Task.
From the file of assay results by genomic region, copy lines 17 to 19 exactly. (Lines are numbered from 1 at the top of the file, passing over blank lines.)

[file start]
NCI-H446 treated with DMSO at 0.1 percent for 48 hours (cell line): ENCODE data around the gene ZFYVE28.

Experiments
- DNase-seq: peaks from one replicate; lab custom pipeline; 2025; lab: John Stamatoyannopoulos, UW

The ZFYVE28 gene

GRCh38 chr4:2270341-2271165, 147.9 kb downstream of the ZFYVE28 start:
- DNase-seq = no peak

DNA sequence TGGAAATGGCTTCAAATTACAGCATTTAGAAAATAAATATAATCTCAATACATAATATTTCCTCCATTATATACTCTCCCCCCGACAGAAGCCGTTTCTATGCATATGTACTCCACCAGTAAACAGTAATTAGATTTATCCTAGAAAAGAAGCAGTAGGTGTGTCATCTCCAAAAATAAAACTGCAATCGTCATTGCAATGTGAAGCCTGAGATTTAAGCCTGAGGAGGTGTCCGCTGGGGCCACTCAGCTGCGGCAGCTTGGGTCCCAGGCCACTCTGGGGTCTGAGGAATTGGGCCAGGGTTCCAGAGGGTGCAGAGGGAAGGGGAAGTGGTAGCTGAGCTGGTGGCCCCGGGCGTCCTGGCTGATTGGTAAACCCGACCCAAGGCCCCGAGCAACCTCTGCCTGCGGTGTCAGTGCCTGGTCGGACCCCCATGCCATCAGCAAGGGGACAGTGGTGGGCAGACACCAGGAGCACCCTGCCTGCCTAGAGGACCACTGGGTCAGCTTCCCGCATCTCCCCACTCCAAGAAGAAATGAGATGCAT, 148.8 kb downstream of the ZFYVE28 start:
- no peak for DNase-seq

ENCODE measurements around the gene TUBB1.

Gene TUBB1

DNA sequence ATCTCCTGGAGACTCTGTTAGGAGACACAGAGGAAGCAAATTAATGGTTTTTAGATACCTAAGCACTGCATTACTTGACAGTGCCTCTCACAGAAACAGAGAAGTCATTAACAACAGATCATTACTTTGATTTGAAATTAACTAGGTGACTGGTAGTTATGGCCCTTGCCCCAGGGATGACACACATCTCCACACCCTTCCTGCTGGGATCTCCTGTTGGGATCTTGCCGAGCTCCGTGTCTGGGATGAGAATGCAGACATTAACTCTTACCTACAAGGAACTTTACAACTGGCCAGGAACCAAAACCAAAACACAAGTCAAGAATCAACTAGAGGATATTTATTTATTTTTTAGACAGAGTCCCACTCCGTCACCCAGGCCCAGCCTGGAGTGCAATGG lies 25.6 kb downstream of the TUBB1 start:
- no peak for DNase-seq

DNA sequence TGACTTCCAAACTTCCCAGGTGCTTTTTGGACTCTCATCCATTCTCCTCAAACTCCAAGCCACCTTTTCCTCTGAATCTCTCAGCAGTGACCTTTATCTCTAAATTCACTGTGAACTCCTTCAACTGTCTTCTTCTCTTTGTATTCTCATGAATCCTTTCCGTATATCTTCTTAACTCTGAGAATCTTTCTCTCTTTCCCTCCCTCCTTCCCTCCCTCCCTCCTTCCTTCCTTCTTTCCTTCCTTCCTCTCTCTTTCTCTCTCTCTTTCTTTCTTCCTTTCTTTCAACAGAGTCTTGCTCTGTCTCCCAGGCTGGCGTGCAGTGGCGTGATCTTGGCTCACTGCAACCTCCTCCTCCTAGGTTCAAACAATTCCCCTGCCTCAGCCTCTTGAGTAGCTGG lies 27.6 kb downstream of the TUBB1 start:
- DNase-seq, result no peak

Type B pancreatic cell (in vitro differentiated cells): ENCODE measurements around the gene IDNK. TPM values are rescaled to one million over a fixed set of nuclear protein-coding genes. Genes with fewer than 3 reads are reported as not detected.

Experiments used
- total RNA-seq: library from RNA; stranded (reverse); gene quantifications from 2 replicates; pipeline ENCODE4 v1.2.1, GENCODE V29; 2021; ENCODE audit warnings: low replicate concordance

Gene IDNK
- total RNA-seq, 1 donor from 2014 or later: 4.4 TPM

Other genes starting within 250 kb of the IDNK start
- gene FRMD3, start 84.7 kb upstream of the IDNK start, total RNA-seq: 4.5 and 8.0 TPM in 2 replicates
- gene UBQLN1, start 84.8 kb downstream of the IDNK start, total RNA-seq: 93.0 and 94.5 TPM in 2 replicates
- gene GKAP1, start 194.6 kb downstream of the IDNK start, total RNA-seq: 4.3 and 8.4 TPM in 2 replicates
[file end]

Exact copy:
- total RNA-seq: library from RNA; stranded (reverse); gene quantifications from 2 replicates; pipeline ENCODE4 v1.2.1, GENCODE V29; 2021; ENCODE audit warnings: low replicate concordance

Gene IDNK
- total RNA-seq, 1 donor from 2014 or later: 4.4 TPM